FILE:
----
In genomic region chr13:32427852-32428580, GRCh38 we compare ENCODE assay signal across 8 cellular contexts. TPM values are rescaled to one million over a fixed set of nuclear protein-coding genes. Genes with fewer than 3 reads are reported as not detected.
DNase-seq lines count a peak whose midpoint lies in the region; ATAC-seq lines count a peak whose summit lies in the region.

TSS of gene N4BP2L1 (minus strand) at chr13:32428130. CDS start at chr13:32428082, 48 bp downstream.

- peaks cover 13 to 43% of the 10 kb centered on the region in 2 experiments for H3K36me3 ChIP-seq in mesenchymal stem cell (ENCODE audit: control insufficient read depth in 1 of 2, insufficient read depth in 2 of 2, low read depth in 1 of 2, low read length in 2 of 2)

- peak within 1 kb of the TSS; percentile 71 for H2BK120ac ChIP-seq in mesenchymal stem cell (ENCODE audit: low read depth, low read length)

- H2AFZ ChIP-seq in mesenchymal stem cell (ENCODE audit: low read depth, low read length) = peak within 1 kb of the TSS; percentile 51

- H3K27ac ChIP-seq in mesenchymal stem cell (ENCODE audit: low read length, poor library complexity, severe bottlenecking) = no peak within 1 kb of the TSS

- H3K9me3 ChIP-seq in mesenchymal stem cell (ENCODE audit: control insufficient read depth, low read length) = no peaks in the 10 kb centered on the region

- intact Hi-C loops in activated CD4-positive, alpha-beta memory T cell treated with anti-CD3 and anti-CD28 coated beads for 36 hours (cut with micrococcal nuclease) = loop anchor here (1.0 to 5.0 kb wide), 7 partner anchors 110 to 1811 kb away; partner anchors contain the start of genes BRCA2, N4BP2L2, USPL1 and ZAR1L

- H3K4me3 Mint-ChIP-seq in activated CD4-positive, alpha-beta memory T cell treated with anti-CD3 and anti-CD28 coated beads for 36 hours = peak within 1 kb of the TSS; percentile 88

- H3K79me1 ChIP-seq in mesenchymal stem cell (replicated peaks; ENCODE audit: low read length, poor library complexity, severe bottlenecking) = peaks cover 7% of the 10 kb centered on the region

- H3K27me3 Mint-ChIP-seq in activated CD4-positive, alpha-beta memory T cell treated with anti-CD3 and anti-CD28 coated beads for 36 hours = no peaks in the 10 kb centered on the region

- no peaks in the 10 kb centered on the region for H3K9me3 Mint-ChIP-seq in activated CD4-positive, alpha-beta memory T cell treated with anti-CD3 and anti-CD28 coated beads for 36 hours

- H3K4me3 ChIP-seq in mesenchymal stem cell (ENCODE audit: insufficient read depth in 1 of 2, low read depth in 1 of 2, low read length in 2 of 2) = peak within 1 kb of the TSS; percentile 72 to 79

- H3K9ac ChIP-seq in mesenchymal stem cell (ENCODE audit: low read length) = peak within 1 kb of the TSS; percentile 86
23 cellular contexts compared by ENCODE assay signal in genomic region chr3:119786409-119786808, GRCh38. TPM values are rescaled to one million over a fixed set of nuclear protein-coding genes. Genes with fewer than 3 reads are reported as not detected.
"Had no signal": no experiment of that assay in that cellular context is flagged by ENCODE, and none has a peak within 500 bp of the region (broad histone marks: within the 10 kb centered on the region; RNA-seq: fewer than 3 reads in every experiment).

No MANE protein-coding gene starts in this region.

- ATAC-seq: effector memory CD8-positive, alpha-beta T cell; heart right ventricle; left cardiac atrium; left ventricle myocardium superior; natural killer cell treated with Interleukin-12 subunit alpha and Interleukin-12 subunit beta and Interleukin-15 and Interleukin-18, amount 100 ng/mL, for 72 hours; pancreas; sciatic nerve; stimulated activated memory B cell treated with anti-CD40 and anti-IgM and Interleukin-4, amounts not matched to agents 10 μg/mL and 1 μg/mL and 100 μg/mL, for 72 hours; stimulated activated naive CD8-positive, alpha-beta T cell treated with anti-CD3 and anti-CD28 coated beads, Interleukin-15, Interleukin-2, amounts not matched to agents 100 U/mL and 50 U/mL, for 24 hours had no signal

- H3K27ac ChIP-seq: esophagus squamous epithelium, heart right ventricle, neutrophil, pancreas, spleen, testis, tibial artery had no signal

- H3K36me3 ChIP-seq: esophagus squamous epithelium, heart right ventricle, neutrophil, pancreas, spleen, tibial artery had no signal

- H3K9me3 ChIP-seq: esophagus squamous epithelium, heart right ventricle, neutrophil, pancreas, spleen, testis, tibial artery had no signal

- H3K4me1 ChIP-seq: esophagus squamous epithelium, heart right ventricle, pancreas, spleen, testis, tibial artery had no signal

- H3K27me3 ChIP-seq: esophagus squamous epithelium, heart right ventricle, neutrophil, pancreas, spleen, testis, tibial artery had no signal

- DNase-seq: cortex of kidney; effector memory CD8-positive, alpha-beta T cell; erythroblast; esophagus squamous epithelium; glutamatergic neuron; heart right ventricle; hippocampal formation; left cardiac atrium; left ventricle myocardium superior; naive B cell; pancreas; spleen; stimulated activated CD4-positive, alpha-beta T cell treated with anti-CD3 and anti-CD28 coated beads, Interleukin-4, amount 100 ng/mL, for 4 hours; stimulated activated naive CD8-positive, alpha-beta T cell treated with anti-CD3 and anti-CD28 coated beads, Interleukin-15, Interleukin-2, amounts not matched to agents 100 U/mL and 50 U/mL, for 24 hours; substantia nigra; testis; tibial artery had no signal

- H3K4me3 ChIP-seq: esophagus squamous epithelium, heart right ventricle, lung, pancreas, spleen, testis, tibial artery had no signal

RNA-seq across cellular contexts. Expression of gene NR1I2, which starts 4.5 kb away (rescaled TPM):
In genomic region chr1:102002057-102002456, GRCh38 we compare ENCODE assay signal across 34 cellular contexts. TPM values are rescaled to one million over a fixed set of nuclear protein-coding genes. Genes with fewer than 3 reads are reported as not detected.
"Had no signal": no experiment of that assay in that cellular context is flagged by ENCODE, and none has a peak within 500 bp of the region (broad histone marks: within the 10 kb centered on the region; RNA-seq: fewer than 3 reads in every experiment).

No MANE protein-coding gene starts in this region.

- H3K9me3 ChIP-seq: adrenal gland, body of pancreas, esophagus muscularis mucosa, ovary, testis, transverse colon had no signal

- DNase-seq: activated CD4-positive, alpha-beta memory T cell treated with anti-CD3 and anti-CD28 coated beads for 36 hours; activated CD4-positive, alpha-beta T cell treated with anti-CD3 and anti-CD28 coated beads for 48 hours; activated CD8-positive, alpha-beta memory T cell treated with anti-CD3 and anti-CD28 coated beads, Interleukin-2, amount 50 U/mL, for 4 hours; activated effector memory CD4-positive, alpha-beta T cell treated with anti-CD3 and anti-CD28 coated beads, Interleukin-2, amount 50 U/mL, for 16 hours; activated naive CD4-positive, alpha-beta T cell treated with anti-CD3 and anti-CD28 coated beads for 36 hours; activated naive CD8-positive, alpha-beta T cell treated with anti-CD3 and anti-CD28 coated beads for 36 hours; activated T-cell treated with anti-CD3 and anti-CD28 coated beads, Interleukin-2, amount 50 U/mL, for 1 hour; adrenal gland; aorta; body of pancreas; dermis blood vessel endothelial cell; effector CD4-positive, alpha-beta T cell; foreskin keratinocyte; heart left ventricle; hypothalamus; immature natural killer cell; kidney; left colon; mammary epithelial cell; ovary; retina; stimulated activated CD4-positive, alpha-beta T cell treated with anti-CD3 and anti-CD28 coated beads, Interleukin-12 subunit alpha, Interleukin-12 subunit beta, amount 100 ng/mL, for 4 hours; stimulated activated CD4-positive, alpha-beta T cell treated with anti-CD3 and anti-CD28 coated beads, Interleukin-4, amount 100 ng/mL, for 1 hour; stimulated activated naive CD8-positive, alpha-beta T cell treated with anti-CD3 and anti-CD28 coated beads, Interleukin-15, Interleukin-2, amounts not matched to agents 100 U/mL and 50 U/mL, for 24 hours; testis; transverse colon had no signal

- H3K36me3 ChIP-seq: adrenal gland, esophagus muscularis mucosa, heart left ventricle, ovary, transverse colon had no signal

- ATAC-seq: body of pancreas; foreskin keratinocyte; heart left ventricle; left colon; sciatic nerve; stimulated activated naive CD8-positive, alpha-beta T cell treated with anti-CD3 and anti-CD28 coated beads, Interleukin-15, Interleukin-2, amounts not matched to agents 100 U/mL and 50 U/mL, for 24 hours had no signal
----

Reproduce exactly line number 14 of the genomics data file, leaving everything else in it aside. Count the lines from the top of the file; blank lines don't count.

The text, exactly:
- H3K4me3 ChIP-seq in mesenchymal stem cell (ENCODE audit: insufficient read depth in 1 of 2, low read depth in 1 of 2, low read length in 2 of 2) = peak within 1 kb of the TSS; percentile 72 to 79